nytheatre.com review by David Gordon
June 18, 2011
In 2008, Michael Weller introduced us to Adam and Jan, a fairly well-to-do New York couple whose already fragile marriage disintegrated even further when it was discovered that he was having an affair with a woman in the Midwest.
The searing rawness of Fifty Words, directed with razor-sharp precision by Austin Pendleton and astonishingly acted by Norbert Leo Butz and Elizabeth Marvel, is almost completely the opposite of Weller’s newest play, a companion piece called Side Effects, currently running at the Lucille Lortel Theater to close MCC Theater’s season. One doesn’t need to have seen Fifty Words to understand Side Effects, which involves Adam’s paramour Lindy and her husband Hugh, though those who have seen both will inevitably realize what Side Effects lacks.
If Fifty Words was a portrait of a marriage between two people who still felt love for one another, Side Effects, effectively staged for the most part by Pulitzer Prize-winning playwright David Auburn and featuring Joely Richardson and Cotter Smith, is a portrait of a relationship where interest has been lost a long time ago. Lindy, a bipolar writer-turned-special education teacher, and Hugh, a banker-turned-would-be politician, haven’t felt anything for one another for quite a long time. Lindy has been seeing Adam, whenever she can steal a moment away, and Hugh, well aware, is trying to orchestrate the perfect family (which also includes their two teenage sons who are sent to boarding school) for the cameras.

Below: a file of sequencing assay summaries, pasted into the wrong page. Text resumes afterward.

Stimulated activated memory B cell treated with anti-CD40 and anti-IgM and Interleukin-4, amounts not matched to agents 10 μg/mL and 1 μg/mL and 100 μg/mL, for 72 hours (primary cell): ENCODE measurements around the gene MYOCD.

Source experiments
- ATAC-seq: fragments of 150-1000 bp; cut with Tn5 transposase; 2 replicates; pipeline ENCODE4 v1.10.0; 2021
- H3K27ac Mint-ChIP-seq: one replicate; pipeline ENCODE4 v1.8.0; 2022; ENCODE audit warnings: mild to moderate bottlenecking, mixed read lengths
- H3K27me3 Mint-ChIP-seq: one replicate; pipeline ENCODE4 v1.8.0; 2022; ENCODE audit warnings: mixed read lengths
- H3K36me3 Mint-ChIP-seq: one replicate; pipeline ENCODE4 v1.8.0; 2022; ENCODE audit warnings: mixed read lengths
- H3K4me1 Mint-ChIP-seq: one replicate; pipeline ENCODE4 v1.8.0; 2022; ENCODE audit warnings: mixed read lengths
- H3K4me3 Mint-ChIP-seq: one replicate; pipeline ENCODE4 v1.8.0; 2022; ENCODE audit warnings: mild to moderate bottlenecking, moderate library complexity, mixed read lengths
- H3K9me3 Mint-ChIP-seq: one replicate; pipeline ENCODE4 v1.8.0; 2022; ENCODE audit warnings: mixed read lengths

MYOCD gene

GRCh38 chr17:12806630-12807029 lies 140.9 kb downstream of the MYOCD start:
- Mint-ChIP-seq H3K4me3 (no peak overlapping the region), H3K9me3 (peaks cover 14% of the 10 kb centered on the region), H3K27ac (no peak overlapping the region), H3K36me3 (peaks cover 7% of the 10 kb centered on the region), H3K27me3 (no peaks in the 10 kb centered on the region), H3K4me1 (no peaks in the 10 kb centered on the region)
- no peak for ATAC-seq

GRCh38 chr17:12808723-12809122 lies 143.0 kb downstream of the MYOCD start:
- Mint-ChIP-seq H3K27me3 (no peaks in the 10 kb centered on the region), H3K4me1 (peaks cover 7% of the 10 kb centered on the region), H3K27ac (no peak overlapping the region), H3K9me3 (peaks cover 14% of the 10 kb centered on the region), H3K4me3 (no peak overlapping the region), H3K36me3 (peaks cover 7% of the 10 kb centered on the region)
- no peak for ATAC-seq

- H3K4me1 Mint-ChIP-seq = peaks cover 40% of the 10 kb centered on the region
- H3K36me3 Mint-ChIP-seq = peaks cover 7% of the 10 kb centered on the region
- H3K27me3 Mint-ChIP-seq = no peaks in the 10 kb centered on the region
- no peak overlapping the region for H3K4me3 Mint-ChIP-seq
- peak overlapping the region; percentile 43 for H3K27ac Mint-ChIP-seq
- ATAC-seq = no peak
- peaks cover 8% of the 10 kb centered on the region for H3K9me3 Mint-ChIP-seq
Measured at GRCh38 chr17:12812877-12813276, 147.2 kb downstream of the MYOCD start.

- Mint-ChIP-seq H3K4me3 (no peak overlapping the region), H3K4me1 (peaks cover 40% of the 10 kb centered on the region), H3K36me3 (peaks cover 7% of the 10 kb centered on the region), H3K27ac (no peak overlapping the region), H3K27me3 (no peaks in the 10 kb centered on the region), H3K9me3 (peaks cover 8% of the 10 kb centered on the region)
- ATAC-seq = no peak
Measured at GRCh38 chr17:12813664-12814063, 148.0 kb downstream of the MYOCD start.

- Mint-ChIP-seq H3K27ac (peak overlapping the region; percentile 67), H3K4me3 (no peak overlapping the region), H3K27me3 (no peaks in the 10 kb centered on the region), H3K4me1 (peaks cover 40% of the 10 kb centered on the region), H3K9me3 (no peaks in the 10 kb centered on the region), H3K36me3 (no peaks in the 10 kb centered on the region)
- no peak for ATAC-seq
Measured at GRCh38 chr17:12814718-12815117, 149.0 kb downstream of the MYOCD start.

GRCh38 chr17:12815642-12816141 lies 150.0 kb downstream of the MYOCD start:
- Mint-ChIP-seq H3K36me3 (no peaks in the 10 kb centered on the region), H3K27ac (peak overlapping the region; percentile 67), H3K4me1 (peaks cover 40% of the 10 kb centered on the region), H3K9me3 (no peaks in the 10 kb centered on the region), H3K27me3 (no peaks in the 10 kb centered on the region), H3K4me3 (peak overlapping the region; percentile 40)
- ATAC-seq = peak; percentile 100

Smith is near-perfect as a small-town politician who realizes his aspirations could be destroyed in a hot second and Richardson, with a wavering American accent, easily navigates the many shifts in Lindy’s emotions. Yet their lack of chemistry makes it difficult to see what they saw in one another to begin with, let alone understand how the two could be married for so long. The inherent problem in Auburn’s direction is that, after starting off fairly strong, it veers into soap opera territory. When, towards the end, Hugh announces revelations of his own—and you can predict them—the audience started howling with laughter. Perhaps that’s also a problem with Weller’s script, which doesn't paint portraits of people one cares about. Neither Hugh nor Lindy feels real; just like giant bundles of character traits.
The design elements—a mammoth set by Beowulf Borritt, generally flattering costumes by Wade Laboissonniere, lighting by Jeff Croiter, and thumping incidental music by Scott Killian—propel the play further into the world of Pine Valley or Bay City.
Side Effects is the third play in a trilogy, that includes the aforementioned Fifty Words and a play titled Do Not Disturb, which introduces us to Adam and Lindy’s affair. It had a run in London a number of years ago, and I hope MCC will give it life in New York sooner rather than later. After seeing the effect Adam and Lindy’s relationship had on their respective marriages, I’m very interested in seeing how they first got together.